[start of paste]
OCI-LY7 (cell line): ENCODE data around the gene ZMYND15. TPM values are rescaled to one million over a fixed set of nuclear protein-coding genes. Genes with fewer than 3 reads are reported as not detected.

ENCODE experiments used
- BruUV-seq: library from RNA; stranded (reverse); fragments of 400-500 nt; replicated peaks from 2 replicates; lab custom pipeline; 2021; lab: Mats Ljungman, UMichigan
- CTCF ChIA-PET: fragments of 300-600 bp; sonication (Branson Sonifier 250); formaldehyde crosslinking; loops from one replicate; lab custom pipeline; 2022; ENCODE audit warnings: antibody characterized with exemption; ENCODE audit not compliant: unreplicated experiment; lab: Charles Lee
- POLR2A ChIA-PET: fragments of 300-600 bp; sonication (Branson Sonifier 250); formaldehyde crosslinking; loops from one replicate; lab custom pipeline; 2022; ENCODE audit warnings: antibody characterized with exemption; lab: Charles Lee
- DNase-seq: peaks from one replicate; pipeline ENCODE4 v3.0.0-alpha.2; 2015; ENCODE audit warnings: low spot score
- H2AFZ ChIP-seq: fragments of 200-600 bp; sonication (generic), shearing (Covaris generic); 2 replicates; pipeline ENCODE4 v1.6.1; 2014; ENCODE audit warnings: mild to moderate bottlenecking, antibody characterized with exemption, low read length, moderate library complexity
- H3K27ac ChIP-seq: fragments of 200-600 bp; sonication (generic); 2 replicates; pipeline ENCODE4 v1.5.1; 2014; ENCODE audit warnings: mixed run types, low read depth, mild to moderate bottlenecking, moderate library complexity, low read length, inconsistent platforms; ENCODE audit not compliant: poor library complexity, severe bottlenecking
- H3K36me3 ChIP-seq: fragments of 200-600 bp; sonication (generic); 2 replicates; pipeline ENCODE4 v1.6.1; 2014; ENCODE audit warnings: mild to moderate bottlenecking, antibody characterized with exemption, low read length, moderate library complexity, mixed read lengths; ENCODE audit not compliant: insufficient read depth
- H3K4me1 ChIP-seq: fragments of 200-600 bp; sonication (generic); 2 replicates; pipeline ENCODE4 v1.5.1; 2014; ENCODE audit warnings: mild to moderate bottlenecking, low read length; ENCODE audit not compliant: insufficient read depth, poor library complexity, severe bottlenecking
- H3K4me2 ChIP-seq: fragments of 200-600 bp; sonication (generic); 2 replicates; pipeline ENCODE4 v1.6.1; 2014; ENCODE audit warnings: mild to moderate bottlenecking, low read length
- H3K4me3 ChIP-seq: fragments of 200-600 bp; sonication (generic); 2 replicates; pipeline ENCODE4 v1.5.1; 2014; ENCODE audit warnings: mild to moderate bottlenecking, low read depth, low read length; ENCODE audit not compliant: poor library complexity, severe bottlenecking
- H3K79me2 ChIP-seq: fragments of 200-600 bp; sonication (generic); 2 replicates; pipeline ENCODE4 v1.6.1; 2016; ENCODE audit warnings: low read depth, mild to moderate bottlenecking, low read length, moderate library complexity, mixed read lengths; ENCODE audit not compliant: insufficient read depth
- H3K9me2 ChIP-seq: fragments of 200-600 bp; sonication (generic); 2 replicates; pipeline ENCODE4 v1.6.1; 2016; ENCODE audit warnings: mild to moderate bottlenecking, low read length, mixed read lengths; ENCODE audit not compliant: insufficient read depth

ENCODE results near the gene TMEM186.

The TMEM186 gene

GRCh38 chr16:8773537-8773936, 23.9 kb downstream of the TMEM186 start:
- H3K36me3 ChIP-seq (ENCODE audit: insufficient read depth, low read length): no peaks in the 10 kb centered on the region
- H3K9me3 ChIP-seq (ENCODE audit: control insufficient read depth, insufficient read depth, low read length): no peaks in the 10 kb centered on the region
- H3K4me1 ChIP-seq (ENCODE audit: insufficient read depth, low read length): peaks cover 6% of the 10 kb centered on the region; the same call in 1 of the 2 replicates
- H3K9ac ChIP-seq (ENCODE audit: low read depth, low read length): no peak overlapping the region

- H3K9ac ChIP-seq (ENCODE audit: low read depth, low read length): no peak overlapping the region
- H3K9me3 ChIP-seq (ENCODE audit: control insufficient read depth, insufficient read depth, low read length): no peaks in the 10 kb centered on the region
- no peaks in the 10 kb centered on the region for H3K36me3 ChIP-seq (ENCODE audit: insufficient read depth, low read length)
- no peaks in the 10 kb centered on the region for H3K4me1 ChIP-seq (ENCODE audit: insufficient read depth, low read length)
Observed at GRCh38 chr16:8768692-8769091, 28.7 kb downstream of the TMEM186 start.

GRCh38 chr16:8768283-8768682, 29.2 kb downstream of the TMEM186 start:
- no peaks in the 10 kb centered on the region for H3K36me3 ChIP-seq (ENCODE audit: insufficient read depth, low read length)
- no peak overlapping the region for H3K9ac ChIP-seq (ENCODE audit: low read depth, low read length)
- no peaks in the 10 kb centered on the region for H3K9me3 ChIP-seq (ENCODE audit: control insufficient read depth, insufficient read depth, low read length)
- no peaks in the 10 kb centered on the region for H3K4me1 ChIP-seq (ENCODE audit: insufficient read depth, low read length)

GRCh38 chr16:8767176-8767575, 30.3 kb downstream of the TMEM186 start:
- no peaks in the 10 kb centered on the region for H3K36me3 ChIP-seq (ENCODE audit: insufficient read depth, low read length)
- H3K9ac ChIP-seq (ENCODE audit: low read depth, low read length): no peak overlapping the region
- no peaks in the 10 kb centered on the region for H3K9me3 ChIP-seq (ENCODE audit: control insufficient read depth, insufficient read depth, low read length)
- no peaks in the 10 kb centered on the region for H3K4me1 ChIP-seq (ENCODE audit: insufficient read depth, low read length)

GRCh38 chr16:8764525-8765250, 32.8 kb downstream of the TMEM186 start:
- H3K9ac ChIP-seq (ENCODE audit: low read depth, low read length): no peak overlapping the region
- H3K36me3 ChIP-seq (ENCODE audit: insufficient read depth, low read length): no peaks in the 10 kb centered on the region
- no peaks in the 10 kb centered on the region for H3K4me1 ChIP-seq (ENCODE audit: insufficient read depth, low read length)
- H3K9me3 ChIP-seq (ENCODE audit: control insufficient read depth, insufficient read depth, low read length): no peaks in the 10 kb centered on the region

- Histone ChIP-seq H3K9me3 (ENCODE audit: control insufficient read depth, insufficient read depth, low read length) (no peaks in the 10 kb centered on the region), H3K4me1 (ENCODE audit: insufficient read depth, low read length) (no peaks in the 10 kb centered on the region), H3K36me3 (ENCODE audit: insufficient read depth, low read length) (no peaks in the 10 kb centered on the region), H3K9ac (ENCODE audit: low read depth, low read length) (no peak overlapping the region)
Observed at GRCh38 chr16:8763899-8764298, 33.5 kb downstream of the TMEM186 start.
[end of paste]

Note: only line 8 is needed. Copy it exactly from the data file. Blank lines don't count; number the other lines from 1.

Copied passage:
- H3K27ac ChIP-seq: fragments of 200-600 bp; sonication (generic); 2 replicates; pipeline ENCODE4 v1.5.1; 2014; ENCODE audit warnings: mixed run types, low read depth, mild to moderate bottlenecking, moderate library complexity, low read length, inconsistent platforms; ENCODE audit not compliant: poor library complexity, severe bottlenecking